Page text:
The Kanye collaborator steps out of the shadows on his debut record
Patience is virtuous - or so society has lead us to believe. The good that comes to those who wait is often highlighted, and how our longing and satisfaction is encouraged through restraint. But it's rarely acknowledged what happens when we wait too long.
Sampha Sisay - stage name Sampha - has bided his time in establishing his process as a one-man. Already a household name when it comes to his collaborations (Kanye, Beyonce, Drake, it goes on), 'Process' is an introduction to the man behind the guest verse.
And it's time that he struggles with most on his debut - a retrospective neo-soul nod to his missed opportunities. What Shouldn't I Be? is heavy with the burden of the unfulfilled commitments to his family.
"I should visit my brother / But I haven't been there in months / I've lost connection, signal / To how we were" signals a sentiment of lingering guilt surrounding his family situation - a common theme on 'Process'. There's a weight to everything, but it's not suffocating.
Well, not always - the only time the weight feels less than bearable is Plastic 100 degrees. Sampha's internal turmoil swells and throbs to the surface as doubt ebbs in to his mind.
If this is all sounding a bit down-trodden, fear not - Process is more than a lurch through 'the feels', and it's what makes the LP so pleasantly surprising.
Under is a stinging R&B rollick - a bewitching, if not entirely original tale of an empowering and inescapable love affair. Synths are used sparingly on the record, but when they are used it's effective. It's the rolling bassline that makes it though.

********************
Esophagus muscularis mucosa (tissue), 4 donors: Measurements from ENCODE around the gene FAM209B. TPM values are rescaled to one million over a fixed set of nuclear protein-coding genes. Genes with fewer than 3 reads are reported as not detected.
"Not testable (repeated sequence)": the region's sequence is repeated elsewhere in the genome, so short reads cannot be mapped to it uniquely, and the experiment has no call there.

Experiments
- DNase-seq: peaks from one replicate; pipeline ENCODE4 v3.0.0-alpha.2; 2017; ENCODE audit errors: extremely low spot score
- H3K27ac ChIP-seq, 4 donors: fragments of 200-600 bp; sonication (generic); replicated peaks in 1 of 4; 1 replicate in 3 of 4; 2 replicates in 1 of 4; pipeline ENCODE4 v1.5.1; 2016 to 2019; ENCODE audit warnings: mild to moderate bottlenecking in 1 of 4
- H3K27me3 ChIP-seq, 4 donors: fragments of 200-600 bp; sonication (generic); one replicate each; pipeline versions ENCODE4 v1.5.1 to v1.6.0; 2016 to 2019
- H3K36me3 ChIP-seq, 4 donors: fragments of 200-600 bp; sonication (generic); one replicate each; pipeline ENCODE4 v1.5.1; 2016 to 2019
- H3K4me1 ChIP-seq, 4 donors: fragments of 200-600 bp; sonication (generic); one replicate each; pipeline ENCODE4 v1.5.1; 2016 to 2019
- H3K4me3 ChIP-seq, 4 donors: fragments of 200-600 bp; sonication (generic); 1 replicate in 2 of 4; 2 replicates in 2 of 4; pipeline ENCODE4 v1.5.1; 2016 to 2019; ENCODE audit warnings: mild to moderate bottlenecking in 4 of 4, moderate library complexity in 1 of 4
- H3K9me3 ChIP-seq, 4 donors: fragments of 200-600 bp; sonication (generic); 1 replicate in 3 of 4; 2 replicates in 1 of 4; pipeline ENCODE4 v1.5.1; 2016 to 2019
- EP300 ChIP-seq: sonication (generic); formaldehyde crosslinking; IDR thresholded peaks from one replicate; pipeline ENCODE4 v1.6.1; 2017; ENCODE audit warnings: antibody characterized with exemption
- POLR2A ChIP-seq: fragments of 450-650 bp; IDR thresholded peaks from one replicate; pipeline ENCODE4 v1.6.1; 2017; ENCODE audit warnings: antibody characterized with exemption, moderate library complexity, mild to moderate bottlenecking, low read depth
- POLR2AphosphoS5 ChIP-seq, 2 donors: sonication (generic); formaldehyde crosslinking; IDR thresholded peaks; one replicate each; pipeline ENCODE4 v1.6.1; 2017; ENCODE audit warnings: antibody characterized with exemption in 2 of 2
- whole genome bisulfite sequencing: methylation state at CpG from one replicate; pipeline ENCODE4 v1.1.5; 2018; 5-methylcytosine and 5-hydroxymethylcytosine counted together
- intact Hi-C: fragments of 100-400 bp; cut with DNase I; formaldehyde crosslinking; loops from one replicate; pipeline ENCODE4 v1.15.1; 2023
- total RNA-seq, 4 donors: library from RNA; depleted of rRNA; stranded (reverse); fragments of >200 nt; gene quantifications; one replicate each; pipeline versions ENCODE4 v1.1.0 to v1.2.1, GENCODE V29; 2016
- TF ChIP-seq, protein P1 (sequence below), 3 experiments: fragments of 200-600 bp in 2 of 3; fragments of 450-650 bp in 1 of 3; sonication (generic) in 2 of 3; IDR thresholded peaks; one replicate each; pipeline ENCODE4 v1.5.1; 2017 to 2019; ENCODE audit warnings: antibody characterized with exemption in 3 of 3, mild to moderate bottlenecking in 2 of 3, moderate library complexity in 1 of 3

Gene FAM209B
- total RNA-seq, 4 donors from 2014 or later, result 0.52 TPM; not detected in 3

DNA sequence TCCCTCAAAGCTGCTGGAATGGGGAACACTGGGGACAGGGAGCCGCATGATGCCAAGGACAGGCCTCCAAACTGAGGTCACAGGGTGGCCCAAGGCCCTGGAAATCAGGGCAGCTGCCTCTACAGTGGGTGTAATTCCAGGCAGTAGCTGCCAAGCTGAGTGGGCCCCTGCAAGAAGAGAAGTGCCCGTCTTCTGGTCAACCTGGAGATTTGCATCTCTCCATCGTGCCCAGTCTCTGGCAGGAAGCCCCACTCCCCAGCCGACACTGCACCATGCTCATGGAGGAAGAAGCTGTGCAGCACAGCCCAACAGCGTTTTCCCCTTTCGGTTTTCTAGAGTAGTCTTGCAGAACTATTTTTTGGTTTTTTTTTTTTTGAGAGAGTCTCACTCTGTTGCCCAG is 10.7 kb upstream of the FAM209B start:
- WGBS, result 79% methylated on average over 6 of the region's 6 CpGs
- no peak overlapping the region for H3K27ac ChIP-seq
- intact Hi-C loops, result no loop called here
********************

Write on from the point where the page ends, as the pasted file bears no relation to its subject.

Blood On Me is a breathless assault of bellowing vocals and a metronome that never loses its menace. Sampha explained to Genius that he wanted the soundscape of this song to resemble that of a nightmare hence the disconnected lyrics.
"I really did try and think about my vocal tone", he said. "I would run and try to really get into the mood of the song. I was really out of breath, trying to make myself feel angry.
"I tried to put that passion into recording the hook. Sometimes it’s kind of cathartic, because I genuinely put a lot of passion behind it."
This unbridled passion is felt again, albeit in an entirely different way, on the stand-out track of the record No One Knows Me (Like The Piano). Rooted in the strong imagery of the forlorn imagery of a lonely piano and his despondent vocals stripped bare of extravagance, and still harbouring the guilt from leaving his family behind.
However, he remains hopeful of a future reunion: "You know I left, I flew the nest / And you know I won't be long / And in my chest you know me best / And you know I'll be back home".
Despite the monumental pressure that comes from transitioning from hype-man to main act, Sampha remains cool, calm and collected. The Londoner could have easily rush-released an LP off the back of his initial warm reception as a guest vocalist - but he didn't.
In waiting to release this record, Sampha honed his already impressive song-writing skills to create a narrative that entirely represents who he is and his journey to get there.
It's equal parts vulnerable and strong; structured yet viscous - Sampha's 'Process' proves itself as a masterclass in patience, trust and self-belief, minus the limits of a burgeoning ego.
Sampha's 'Process' is out now via Young Turks.